A 13-month pilot scheme between 2003 and 2004 found the performance of the police improved dramatically when they had access automatic number plate recognition (ANPR) cameras. Project Laser 2 involved 23 police forces using specially fitted vans with ANPR cameras linked to a police database. It led to a fivefold increase in the arrest rate for frontline officers.
But these mobile units will constitute only a tiny proportion of the many thousands of ANPR cameras that by next year will be feeding more than 35 million number plate "reads" every day into the new national data centre at Hendon, north London, the same site as the Police National Computer.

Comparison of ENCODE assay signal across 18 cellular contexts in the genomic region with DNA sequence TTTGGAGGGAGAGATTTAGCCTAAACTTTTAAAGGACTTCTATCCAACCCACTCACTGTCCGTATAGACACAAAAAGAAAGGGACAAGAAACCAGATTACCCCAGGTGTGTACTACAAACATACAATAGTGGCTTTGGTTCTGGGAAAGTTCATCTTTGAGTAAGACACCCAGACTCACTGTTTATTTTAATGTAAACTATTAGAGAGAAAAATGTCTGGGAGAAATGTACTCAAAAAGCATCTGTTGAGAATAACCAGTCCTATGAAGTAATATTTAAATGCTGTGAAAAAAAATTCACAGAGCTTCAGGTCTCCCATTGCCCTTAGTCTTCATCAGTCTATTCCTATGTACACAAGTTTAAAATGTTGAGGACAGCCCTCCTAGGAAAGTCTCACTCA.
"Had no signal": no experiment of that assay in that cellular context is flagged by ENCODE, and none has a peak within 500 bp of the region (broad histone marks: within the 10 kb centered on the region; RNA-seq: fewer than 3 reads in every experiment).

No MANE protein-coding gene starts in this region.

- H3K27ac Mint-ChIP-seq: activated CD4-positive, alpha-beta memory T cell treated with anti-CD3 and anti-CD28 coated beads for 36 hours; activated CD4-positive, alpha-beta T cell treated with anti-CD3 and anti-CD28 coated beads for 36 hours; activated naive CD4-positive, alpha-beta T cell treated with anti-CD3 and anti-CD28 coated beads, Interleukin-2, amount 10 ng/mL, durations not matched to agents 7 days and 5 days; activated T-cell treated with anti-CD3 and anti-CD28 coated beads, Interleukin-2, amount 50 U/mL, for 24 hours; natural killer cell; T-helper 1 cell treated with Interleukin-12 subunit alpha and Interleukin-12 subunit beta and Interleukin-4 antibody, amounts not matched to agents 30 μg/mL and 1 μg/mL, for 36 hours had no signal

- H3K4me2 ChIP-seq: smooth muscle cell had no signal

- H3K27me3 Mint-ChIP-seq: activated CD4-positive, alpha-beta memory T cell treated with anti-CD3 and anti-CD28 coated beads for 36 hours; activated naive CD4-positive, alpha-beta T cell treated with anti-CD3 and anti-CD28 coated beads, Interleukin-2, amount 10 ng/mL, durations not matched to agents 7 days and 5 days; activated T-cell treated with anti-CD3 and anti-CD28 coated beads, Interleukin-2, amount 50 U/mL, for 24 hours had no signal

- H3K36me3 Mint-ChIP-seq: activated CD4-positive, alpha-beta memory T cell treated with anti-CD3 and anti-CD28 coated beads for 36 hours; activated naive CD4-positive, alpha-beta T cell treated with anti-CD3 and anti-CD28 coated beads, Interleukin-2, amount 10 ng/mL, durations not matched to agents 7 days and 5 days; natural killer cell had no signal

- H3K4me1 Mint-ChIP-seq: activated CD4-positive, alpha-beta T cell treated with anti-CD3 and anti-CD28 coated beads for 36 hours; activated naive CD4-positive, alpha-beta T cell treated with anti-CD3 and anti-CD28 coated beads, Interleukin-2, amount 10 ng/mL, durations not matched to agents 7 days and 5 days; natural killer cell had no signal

Mr Whiteley, chairman of the ANPR steering committee, said the intention eventually was to move from the "low thousands" of cameras to the "high thousands".
One camera can cover many motorway lanes. Just two ANPR devices, for instance, cover north and south movements through the 27 lanes of the Dartford crossing toll area on the Thames.
By March next year, most motorways, main roads, town centres and petrol station forecourts will be also covered. Some cameras may be disguised for covert operations but the majority will be ordinary CCTV traffic cameras converted to read number plates. "What we're trying to do as far as we can is to stitch together the existing camera network rather than install a huge number of new cameras," Mr Whiteley said.
More than 50 local authorities have already signed up to allow the police access to data gathered from their CCTV traffic cameras. Northampton, Bradford, Stoke and the City of London have had ANPR cameras in use for some time. Many smaller towns, such as St Albans, Stevenage and Watford are in the process of being wired up.